A right upper vestibular horizontal incision, posterior to the second molar was made and this was extended the posterior margin of the fistula to expose the BFP. Careful manipulation and blunt dissection was done to fully mobilize and advance the flap to the recipient site (Figure 2).

The flap was sutured in place with simple interrupted 3/0 black silk sutures (Figure 3).

The incision was also closed over the bridge segment of the flap with 3/0 black silk sutures.

Patient was warned against blowing the nose for 2 weeks. Pre-operative antibiotic was continued for the next 7 days. Patient was reviewed at regular one week intervals and sutures were removed 2 weeks after the procedure. At the end of the 4th week, full epithelization of the flap had taken place (Figure 4). No postoperative complication was observed.

 

Figure 2DISCUSSION

The buccal fat pad is an encapsulated, rounded, biconvex specialized fatty tissue which is distinct from subcutaneous fat. It is located between the buccinator muscle medially, the anterior margin of the masseter muscle and the mandibular ramus and zygomatic arch laterally4,6.Buccal fat pad (BFP) was considered a surgical nuisance for many years because of its accidental encounter during various operations in the pterygomandibular area such as tumor, orthognathic, or trauma surgeries4,5. Egyedi 11 in 1977 first reported the use of pedicled BFP for closure of post-surgical maxillary defects. Since then, BFP has become a popular option among surgeons worldwide for the reconstruction of small to medium acquired or congenital soft tissue and bone defects in the oral cavity 4-8. However, the procedure is not commonly practiced in Sub-Saharan Africa as revealed by our literature search. This may be due to lack of awareness of the usefulness of BFP for oral reconstruction among surgeons in this part of the world.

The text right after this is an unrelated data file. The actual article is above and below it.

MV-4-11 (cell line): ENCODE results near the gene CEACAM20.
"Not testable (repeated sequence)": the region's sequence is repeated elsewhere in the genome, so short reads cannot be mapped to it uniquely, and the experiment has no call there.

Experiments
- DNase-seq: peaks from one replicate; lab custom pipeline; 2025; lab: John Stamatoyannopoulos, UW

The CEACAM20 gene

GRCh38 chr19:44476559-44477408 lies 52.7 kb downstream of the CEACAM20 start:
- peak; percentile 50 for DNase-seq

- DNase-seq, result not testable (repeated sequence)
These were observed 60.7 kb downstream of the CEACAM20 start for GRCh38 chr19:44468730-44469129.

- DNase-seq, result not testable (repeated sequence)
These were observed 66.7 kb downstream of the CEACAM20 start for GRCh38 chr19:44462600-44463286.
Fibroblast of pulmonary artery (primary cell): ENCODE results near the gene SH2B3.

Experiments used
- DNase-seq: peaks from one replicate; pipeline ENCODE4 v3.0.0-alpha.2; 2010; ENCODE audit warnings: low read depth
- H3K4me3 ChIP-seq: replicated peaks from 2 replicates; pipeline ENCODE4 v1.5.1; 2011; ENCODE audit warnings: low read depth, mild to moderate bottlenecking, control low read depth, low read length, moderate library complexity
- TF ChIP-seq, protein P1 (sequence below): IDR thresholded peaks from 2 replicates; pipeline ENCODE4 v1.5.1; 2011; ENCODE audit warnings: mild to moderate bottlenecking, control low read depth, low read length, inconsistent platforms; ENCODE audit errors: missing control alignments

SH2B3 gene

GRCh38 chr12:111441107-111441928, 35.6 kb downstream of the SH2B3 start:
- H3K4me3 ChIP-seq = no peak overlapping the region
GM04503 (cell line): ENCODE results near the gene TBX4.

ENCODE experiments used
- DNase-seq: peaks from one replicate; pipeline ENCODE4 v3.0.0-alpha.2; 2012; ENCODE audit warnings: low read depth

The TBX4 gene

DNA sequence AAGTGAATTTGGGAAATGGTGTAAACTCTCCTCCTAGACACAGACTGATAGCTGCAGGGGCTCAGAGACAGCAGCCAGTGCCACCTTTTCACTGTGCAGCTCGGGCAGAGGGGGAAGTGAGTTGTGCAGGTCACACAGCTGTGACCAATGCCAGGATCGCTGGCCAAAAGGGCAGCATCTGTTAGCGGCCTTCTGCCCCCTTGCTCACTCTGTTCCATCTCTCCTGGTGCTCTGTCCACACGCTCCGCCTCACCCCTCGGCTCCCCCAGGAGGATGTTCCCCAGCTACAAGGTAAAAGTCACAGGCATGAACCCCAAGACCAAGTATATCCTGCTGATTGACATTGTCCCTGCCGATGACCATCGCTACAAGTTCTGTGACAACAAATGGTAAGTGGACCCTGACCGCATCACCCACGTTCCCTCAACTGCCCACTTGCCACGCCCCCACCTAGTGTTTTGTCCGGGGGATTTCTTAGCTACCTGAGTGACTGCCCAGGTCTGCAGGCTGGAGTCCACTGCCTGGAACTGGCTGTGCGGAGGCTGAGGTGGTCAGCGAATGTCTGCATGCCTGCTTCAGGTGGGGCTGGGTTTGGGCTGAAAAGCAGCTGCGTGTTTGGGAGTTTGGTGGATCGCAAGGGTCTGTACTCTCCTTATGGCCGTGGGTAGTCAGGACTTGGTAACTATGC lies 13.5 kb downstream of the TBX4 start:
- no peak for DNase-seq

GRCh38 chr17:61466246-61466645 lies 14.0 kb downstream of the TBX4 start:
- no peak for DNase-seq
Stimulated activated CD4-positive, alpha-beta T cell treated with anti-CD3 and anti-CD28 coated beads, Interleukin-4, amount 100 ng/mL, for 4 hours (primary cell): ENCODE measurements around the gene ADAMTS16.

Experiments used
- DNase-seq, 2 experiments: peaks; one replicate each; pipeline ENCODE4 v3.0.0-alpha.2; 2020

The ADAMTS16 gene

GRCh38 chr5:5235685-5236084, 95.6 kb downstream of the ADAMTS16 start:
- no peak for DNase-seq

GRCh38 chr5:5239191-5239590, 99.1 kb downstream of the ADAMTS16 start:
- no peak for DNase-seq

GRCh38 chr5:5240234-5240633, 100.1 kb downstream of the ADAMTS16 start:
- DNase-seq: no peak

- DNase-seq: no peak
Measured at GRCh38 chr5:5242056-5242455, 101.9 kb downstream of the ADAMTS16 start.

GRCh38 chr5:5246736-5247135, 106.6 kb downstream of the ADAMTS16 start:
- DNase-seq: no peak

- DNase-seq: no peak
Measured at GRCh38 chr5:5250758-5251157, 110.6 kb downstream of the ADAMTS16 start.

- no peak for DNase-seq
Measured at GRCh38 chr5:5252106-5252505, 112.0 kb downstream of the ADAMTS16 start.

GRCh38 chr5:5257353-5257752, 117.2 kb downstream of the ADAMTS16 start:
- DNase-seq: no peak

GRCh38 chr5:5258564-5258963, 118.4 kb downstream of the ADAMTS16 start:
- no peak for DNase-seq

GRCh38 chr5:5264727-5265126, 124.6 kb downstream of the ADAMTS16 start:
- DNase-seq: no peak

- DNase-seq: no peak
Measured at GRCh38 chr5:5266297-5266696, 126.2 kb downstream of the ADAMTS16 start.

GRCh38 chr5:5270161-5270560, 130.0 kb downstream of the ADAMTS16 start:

Figure 3Successful closure of OAF with buccal fat pad is widely reported in the literature2,7,10,12. Stajcic12 reported the use of pedicled BFP in the closure of oro-nasal and oro-antral communications following extractions in 56 patients with excellent results. Despite postoperative infection in 1 patient and partial necrosis in 2 patients, all his flaps were reported to be successful. In another report by el-Hakim and el-Fakharany10 the use of pedicled BFP was compared with palatal rotation flap in closure of antral communication and palatal defects resulting from tumor resection. They found BFP to be consistently successful, preserving the normal anatomical architecture of the oral mucosa. No denuded area requiring secondary granulation was required as in the case of palatal flaps. Pedicled BFP is also considered as a reliable back-up procedure in the event of failure of other techniques7,10. This was also confirmed by our case. Yilmaz et al2, Pandolfi et al13 and Dolanmaz et al14 also reported good results with the use of BFP in the closure of oro-antral/ oro-nasal communications.